In August 2017, former Attorney General Jeff Sessions had stated that such a unit had already been formed to address such types of investigations, which he had deemed as being too few in number shortly after taking office in February 2017.

By November of the same year, Sessions claimed that the number of investigations by the Justice Department had increased by 800%, as the Trump administration sought to put an end to the barrage of leaks regarding both personnel and policy that appeared to come from within the ranks of the federal government.

The investigation and prosecution of leaks to the media from government reached a zenith under the Obama administration, using a United States law that originated over 100 years ago in 1917, and was long unused for such purposes.

The Espionage Act treats the unauthorized release of information deemed to be secret in the interests of national security and could be used to harm the interests of the United States or aid an enemy as a criminal act. While controversial in application, the administration used it to prosecute more than twice as many alleged leakers than had been addressed by all previous administrations combined, a total of 10 leak-related prosecutions.

In July 2018, Reality Winner, pled guilty to one felony count of leaking classified information in 2016, representing the first successful prosecution of those who leaked governmental secrets to the media under the Trump administration.

Winner, a former member of the Air Force and a contractor for the National Security Agency at the time of her arrest, was accused of sharing a classified report regarding alleged Russian involvement with the election of 2016 with the news media. Her agreed-upon sentence of 63 months in prison was longer than the average of those convicted for similar crimes, with the typical sentence ranging from one to three and a half years.

Defendants charged under the Espionage Act by the FBI are challenged in mounting their case by the fact that they are prohibited of using a defense of disclosure in the public interest as a defense to their actions.

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Social Media

MeWe – the social network for your inner Ron Swanson

MeWe, a new social media site, seems to offer everything Facebook does and more, but with privacy as a foundation of its business model. Said MeWe user Melissa F., “It’s about time someone figured out that privacy and social media can go hand in hand.”

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Let’s face it: Facebook is kind of creepy. Between facial recognition technology, demanding your real name, and mining your accounts for data, social media is becoming increasingly invasive. Users have looked for alternatives to mainstream social media that genuinely value privacy, but the alternatives to Facebook have been lackluster.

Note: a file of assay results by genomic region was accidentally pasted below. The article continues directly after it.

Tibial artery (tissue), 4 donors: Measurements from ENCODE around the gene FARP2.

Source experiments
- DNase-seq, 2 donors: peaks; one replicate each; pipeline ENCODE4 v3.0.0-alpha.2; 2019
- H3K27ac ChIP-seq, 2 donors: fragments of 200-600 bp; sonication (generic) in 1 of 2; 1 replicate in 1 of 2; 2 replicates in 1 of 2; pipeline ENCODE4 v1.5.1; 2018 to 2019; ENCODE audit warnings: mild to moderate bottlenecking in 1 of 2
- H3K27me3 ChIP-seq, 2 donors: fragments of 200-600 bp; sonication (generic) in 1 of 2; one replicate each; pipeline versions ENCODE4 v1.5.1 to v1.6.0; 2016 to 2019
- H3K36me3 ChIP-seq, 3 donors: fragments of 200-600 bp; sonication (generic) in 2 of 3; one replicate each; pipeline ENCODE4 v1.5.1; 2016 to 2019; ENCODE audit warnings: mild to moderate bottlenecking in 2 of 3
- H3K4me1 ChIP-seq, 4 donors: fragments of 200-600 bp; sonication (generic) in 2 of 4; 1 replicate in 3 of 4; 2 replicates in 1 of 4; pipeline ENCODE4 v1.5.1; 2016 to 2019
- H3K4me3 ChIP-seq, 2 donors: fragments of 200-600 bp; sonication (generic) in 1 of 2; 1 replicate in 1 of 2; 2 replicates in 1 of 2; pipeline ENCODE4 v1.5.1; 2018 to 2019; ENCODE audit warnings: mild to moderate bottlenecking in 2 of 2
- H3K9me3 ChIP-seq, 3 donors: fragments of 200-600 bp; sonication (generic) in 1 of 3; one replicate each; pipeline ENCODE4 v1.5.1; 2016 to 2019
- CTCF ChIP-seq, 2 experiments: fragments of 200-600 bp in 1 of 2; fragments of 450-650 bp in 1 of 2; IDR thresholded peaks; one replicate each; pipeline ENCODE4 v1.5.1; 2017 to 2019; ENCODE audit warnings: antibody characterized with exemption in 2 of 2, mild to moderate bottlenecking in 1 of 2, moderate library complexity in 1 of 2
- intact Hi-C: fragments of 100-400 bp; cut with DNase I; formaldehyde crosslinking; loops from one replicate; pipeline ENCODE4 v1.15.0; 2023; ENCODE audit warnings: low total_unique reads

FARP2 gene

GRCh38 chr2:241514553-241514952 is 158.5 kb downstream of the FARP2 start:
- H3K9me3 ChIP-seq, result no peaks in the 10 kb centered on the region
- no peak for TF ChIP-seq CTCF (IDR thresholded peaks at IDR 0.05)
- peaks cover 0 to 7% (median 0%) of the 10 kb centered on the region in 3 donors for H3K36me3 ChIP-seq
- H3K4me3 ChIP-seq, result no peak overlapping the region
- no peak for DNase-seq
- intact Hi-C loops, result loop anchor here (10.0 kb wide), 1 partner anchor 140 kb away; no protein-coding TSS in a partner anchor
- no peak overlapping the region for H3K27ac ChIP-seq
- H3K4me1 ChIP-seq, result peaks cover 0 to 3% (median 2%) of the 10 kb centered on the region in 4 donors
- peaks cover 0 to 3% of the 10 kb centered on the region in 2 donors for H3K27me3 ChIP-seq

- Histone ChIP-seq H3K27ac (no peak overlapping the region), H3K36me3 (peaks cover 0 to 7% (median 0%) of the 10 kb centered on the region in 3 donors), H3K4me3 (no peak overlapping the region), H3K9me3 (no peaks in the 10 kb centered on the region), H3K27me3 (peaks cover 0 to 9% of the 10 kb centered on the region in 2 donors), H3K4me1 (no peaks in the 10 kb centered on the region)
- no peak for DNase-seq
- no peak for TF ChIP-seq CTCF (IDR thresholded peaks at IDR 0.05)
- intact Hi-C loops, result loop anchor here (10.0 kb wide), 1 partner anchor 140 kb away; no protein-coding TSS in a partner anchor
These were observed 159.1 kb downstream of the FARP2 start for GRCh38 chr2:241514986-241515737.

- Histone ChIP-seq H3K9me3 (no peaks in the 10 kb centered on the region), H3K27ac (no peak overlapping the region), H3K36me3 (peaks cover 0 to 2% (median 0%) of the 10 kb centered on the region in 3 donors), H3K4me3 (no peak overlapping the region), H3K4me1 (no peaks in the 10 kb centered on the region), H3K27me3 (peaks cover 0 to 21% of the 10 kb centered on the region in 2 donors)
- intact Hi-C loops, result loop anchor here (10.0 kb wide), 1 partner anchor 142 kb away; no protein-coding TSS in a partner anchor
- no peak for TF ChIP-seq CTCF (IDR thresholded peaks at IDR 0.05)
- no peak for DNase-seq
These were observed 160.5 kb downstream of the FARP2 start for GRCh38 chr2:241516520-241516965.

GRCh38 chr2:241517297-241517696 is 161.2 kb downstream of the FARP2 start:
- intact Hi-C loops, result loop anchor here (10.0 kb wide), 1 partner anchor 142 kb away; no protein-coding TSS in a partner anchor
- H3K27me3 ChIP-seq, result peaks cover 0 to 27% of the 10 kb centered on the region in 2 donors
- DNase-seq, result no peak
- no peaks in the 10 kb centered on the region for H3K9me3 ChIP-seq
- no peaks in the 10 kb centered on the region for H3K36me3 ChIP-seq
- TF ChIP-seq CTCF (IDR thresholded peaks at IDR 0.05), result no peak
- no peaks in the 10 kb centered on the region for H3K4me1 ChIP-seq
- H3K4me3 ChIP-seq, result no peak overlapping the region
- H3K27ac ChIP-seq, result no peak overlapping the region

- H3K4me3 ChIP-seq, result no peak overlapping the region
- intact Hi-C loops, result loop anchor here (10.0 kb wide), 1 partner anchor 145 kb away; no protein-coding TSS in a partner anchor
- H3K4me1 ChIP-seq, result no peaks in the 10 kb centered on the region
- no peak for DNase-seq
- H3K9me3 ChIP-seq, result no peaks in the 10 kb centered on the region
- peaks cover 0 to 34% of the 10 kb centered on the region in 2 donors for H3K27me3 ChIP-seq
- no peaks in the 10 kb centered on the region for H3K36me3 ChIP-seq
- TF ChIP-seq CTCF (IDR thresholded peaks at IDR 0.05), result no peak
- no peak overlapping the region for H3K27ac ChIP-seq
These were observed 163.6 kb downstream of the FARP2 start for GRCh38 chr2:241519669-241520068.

MeWe is poised to change all of that, if it can muster up a network strong enough to compete with Facebook. On paper, the new social media site seems to offer everything Facebook does and more, but with privacy as a foundation of its business model. Said MeWe user Melissa F., “It’s about time someone figured out that privacy and social media can go hand in hand.”

MeWe prioritizes privacy in every aspect of the site, and in fact, users are protected by a “Privacy Bill of Rights.” MeWe does not track, mine, or share your data, and does not use facial recognition software or cookies. (In fact, you can take a survey on MeWe to estimate how many cookies are currently tracking you – apparently I have 18 cookies spying on me!)

ron swanson

You don’t have to share that “as of [DATE] my content belongs to me” status anymore.

Everything you post on MeWe belongs to you – the site does not try to claim ownership over your content – and you can download your profile in its entirety at any time. MeWe doesn’t even pester you with advertising. Instead of making money by selling your data (hence the hashtag #Not4Sale) or advertising, the site plans to profit by offering additional paid services, like extra data and bonus apps.

So what does MeWe do? Everything Facebook does, and more. You can share photos and videos, send messages or live chat. You can also attach voice messages to any of your posts, photos, or videos, and you can create Snapchat-like disappearing content.

You can also sync your profile to stash content in your personal storage cloud. Everything you post is protected, and you can fine-tune the permission controls so that you can decide exactly who gets to see your content and who doesn’t – “no creepy stalkers or strangers.”

MeWe is available for Android, iOS, desktops, and tablets.

This story was originally published in January 2016, but the social network suddenly appears to be gaining traction.